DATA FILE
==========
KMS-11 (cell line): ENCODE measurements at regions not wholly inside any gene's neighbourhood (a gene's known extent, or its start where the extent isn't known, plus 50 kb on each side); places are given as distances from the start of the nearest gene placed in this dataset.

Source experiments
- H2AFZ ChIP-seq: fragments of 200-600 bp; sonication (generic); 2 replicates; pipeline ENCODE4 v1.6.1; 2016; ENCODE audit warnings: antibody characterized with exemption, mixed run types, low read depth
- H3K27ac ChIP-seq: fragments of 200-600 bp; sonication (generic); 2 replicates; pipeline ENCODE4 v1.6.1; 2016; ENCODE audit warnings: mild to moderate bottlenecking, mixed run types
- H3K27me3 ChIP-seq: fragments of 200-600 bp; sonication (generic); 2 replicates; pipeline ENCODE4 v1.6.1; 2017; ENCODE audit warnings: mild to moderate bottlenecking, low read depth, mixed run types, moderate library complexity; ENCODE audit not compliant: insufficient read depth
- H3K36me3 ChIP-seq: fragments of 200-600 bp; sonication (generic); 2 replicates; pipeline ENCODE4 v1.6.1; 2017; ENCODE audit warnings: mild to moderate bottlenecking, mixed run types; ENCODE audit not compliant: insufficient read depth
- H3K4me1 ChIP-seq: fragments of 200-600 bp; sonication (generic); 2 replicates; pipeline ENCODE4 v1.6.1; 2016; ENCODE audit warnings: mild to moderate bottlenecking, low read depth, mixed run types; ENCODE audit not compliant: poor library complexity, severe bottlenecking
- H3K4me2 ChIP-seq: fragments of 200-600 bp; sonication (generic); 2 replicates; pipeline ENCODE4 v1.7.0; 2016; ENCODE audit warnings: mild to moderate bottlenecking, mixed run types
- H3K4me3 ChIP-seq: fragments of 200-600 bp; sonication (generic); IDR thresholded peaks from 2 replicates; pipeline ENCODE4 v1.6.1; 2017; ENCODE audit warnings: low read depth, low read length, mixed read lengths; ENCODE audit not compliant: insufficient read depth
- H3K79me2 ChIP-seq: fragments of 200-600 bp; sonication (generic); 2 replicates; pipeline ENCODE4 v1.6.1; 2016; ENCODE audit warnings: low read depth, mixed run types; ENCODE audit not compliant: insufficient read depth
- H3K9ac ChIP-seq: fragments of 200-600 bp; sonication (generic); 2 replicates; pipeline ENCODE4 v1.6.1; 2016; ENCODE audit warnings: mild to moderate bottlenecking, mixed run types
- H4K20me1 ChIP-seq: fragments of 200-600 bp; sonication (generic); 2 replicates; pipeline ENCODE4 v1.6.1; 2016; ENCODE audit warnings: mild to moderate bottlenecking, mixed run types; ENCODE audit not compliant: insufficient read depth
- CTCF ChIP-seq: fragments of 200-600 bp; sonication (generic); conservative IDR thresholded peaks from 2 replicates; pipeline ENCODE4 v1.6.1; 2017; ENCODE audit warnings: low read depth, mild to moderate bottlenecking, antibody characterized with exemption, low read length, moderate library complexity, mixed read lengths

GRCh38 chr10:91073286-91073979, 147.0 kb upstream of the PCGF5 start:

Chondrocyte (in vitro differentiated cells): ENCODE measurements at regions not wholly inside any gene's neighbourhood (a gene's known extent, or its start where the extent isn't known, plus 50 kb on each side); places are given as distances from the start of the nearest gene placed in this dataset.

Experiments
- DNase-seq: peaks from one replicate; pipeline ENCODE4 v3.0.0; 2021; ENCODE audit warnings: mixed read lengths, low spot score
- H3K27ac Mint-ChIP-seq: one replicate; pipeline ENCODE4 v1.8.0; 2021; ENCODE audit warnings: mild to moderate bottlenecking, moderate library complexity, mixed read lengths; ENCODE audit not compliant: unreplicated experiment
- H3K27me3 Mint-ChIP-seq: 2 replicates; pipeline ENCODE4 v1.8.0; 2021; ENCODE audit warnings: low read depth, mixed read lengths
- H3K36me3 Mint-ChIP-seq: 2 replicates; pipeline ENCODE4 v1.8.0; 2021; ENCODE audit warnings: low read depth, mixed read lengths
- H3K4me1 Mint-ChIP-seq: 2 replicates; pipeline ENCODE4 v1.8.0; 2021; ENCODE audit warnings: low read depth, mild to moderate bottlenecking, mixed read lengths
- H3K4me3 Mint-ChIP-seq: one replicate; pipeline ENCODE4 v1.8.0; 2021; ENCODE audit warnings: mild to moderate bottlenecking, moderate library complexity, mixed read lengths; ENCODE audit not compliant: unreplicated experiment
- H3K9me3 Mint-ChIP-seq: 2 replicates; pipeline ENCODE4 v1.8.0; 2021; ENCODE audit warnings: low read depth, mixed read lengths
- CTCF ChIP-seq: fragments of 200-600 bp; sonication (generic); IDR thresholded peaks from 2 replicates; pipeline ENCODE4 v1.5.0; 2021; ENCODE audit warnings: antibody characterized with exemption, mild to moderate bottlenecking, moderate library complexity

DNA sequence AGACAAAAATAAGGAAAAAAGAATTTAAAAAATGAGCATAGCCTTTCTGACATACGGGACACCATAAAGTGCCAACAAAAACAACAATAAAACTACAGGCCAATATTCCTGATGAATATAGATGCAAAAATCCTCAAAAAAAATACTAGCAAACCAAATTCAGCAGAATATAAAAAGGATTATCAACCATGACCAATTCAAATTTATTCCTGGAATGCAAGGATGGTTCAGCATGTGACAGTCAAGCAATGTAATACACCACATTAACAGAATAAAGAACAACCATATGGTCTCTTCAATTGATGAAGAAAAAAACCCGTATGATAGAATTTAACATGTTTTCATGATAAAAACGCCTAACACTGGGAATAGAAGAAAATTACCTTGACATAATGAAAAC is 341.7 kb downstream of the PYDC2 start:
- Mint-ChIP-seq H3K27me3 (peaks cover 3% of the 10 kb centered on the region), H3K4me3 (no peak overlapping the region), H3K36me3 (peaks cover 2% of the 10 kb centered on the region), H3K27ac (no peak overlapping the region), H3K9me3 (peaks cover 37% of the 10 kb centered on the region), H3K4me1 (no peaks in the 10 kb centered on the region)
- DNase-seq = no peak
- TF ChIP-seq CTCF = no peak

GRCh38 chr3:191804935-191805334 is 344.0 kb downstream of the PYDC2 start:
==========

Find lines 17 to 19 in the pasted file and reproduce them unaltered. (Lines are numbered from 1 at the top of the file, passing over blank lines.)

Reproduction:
- DNase-seq: peaks from one replicate; pipeline ENCODE4 v3.0.0; 2021; ENCODE audit warnings: mixed read lengths, low spot score
- H3K27ac Mint-ChIP-seq: one replicate; pipeline ENCODE4 v1.8.0; 2021; ENCODE audit warnings: mild to moderate bottlenecking, moderate library complexity, mixed read lengths; ENCODE audit not compliant: unreplicated experiment
- H3K27me3 Mint-ChIP-seq: 2 replicates; pipeline ENCODE4 v1.8.0; 2021; ENCODE audit warnings: low read depth, mixed read lengths